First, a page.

The routine 200 may perform fewer/additional steps or steps in a different order than described above with reference to FIG. 2 without departing from the scope of the claimed subject matter. For example, in an alternative embodiment, the first set of data that describes the active processes on the computer may be obtained in an interrupt environment. Then, in a non-interrupt environment, a second set of data may be obtained and compared to the first set of data. Similar to the description provided above, in this embodiment, any inconsistencies identified between the data that is reported in the different environments, may be indicative of a malware infection.

While illustrative embodiments have been illustrated and described, it will be appreciated that various changes can be made therein without departing from the spirit and scope of the invention.

Patent Citations
Cited PatentFiling datePublication dateApplicantTitle
US5944821 *Jul 11, 1996Aug 31, 1999Compaq Computer CorporationSecure software registration and integrity assessment in a computer system
Referenced by
Citing PatentFiling datePublication dateApplicantTitle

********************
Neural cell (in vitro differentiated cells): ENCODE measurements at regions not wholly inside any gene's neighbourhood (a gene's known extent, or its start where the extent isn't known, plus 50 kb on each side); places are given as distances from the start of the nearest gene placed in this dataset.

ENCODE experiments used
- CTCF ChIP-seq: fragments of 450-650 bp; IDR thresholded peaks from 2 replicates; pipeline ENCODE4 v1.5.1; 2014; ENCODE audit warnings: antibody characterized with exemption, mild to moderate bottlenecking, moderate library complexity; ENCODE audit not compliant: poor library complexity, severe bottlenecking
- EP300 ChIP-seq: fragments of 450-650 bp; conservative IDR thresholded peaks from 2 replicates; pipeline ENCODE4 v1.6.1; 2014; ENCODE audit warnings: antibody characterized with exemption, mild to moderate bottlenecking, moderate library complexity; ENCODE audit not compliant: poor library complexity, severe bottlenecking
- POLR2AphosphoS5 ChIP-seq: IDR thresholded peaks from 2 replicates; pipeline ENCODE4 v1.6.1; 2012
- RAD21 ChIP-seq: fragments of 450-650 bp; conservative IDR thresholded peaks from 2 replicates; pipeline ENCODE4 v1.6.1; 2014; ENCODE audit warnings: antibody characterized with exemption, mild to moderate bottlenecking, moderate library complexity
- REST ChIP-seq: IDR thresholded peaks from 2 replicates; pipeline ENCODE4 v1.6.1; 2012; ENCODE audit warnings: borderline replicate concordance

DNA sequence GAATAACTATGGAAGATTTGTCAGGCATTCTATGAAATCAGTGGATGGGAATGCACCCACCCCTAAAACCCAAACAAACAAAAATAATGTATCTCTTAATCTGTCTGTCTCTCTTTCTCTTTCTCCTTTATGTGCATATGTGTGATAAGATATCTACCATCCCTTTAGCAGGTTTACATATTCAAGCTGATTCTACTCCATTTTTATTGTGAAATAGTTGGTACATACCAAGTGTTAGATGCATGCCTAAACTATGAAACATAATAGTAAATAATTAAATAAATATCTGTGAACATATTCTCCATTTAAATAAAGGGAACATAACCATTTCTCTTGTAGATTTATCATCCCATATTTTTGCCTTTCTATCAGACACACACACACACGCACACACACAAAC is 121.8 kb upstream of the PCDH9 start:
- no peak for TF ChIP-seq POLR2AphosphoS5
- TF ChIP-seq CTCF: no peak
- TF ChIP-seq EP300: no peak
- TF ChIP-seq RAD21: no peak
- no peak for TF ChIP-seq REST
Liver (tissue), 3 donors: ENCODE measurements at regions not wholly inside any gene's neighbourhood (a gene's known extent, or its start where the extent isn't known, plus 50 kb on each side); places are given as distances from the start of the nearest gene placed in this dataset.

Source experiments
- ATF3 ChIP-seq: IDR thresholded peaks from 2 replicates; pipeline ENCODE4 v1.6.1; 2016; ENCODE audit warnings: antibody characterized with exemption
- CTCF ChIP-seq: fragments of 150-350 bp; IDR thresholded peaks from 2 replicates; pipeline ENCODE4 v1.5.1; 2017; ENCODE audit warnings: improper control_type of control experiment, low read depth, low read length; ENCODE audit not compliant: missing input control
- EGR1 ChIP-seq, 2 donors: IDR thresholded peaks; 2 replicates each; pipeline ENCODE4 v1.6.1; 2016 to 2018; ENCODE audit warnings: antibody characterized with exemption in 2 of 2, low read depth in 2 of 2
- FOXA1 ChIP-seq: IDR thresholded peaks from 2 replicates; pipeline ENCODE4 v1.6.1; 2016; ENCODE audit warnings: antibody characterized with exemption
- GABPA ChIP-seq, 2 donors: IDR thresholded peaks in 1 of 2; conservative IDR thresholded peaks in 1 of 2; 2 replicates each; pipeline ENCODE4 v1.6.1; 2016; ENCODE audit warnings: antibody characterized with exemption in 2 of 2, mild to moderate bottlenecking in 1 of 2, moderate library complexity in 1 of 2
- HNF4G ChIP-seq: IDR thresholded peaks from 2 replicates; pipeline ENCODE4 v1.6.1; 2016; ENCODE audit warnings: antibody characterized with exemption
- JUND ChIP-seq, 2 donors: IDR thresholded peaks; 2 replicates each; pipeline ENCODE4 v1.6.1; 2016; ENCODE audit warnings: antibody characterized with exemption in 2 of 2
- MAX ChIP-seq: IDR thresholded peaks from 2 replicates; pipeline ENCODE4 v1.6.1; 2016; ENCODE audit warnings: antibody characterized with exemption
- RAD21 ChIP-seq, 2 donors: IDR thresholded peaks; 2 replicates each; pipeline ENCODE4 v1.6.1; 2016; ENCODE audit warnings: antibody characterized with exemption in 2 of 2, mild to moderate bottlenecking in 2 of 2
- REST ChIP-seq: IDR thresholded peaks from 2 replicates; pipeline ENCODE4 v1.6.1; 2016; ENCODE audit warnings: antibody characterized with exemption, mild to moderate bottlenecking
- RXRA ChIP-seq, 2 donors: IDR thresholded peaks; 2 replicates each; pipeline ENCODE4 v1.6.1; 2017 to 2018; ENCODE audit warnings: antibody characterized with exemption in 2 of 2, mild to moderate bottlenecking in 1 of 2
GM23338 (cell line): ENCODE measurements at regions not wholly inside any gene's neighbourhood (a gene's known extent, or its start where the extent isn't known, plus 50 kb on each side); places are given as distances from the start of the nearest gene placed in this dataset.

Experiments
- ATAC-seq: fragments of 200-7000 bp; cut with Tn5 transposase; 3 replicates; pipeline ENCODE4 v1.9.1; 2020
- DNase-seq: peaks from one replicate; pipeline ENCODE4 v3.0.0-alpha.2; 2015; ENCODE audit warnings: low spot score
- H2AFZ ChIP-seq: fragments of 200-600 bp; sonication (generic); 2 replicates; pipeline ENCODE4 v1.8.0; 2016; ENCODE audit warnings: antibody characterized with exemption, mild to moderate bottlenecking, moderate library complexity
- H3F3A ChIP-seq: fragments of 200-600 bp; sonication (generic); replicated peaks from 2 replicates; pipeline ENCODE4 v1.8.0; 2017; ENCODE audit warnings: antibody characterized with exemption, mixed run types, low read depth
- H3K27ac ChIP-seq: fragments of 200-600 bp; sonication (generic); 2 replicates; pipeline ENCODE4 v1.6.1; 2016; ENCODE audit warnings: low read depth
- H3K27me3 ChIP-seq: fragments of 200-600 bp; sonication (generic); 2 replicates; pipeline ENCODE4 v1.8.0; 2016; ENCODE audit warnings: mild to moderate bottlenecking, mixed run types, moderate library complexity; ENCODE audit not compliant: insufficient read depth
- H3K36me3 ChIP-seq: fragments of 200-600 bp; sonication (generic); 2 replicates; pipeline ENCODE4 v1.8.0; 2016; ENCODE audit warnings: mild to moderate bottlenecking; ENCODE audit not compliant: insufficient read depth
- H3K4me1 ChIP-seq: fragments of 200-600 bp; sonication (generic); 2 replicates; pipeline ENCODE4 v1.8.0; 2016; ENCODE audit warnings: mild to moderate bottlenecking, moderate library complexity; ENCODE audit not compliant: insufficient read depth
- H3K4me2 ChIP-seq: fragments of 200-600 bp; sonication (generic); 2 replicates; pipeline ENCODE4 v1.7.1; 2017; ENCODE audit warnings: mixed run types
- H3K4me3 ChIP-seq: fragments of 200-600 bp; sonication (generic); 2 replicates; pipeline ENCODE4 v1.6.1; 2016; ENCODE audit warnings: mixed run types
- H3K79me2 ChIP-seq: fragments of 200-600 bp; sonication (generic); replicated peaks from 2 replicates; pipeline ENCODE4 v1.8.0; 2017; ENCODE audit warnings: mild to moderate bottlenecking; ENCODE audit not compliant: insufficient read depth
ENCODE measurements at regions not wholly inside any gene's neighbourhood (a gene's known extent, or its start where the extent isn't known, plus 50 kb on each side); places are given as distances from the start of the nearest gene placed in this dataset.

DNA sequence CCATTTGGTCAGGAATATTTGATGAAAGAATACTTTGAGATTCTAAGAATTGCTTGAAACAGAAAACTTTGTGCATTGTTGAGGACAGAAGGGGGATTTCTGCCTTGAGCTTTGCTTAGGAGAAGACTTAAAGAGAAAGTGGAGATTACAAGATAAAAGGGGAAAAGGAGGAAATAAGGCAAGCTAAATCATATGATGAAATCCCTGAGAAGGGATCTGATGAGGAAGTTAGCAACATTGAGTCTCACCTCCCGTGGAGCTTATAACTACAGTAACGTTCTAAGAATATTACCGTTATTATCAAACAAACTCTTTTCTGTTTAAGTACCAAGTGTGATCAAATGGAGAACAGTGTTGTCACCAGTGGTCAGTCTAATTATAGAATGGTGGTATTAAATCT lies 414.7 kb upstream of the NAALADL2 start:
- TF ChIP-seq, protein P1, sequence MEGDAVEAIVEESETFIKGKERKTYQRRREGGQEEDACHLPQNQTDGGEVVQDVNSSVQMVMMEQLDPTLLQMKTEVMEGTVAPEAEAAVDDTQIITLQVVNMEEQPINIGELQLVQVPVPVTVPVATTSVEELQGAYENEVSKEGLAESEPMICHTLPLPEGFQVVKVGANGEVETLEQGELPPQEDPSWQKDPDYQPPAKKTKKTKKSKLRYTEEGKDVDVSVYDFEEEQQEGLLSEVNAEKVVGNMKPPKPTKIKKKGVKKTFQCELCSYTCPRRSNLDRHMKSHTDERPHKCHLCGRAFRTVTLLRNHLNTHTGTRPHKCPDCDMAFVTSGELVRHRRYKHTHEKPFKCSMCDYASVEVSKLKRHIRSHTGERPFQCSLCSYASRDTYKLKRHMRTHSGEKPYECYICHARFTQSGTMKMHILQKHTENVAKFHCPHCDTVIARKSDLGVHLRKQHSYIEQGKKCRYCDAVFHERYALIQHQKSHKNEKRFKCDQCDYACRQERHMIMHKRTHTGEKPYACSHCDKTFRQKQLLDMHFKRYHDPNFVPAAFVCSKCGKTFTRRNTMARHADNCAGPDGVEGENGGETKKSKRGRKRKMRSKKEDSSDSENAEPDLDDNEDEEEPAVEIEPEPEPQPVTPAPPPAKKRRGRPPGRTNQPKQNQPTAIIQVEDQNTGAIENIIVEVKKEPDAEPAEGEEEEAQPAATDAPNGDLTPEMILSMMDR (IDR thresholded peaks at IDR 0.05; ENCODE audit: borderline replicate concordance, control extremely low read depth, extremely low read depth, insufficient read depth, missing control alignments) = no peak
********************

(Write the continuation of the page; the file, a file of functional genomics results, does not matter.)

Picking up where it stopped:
US8595829 *Apr 30, 2009Nov 26, 2013Symantec CorporationSystems and methods for automatically blacklisting an internet domain based on the activities of an application
Classifications
U.S. Classification726/24, 726/23, 726/22
International ClassificationG08B23/00, G06F7/04, G06F12/14
Cooperative ClassificationG06F21/56
European ClassificationG06F21/56
Legal Events
DateCodeEventDescription
Nov 26, 2013FPAYFee payment
Year of fee payment: 4
Nov 27, 2006ASAssignment
Owner name: MICROSOFT CORPORATION, WASHINGTON
Free format text: ASSIGNMENT OF ASSIGNORS INTEREST;ASSIGNORS:CLIFT, NEILL;WIJERATNA, THUSHARA K.;REEL/FRAME:018554/0403;SIGNING DATES FROM 20060505 TO 20061114
Owner name: MICROSOFT CORPORATION,WASHINGTON
Free format text: ASSIGNMENT OF ASSIGNORS INTEREST;ASSIGNORS:CLIFT, NEILL;WIJERATNA, THUSHARA K.;SIGNED BETWEEN 20060505 AND 20061114;REEL/FRAME:18554/403
Free format text: ASSIGNMENT OF ASSIGNORS INTEREST;ASSIGNORS:CLIFT, NEILL;WIJERATNA, THUSHARA K.;SIGNING DATES FROM 20060505 TO 20061114;REEL/FRAME:018554/0403